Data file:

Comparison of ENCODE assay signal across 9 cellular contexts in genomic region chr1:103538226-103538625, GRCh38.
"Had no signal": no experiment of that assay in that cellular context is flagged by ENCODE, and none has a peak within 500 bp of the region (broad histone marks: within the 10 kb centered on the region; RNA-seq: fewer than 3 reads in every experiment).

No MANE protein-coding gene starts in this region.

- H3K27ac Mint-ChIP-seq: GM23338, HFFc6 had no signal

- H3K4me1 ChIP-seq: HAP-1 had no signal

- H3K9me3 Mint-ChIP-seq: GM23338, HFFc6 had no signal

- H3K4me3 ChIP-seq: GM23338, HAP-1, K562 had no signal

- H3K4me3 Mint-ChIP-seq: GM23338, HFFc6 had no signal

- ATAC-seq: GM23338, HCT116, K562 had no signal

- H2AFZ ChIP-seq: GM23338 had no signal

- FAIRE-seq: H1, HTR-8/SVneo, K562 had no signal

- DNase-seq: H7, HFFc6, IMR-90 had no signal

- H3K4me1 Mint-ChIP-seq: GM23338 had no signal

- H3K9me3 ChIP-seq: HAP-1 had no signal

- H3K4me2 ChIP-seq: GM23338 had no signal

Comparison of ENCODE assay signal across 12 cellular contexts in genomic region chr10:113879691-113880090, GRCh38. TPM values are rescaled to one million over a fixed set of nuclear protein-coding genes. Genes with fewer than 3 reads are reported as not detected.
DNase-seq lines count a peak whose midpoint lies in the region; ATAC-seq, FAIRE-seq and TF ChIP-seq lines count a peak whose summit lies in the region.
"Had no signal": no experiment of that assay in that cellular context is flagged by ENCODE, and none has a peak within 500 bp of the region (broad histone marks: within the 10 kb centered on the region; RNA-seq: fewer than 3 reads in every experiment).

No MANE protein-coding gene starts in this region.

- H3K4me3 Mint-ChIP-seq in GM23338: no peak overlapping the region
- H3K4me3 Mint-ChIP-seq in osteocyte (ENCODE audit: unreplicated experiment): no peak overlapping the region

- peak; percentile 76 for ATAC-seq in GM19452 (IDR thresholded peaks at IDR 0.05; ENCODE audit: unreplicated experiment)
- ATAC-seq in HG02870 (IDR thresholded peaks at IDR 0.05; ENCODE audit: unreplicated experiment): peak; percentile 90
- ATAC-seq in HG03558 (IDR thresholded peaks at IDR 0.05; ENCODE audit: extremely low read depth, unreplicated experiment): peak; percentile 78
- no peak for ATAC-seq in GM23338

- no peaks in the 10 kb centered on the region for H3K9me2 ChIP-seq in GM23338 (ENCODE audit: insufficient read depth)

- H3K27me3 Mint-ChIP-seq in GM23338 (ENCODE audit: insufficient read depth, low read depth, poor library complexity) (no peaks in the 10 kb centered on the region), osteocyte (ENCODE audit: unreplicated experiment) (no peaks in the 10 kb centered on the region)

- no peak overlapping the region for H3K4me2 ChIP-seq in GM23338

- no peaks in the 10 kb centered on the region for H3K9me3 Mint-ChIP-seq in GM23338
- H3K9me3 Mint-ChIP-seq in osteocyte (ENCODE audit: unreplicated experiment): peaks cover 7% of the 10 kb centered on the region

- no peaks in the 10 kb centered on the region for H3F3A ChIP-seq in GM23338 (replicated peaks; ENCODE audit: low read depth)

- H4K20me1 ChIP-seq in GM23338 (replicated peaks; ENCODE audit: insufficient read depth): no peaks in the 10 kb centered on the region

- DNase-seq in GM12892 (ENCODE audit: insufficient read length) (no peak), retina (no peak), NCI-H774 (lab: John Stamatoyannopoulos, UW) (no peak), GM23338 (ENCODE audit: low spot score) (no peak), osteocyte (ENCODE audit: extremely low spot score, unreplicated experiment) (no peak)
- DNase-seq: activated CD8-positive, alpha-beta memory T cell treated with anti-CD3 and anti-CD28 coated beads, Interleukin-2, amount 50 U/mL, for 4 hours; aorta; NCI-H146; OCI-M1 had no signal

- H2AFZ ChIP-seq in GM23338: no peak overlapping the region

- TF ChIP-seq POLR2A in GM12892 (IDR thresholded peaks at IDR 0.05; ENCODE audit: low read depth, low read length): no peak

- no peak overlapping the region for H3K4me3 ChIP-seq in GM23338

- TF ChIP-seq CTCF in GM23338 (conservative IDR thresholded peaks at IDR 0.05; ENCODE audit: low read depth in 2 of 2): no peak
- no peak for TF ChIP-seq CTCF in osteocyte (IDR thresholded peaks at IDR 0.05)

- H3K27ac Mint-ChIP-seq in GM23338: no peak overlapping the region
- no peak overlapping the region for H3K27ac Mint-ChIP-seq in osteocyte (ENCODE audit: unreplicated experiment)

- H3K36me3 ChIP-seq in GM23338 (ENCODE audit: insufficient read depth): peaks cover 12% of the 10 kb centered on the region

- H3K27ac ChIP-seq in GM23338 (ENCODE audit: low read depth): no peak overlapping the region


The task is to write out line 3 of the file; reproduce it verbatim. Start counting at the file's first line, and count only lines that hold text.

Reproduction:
No MANE protein-coding gene starts in this region.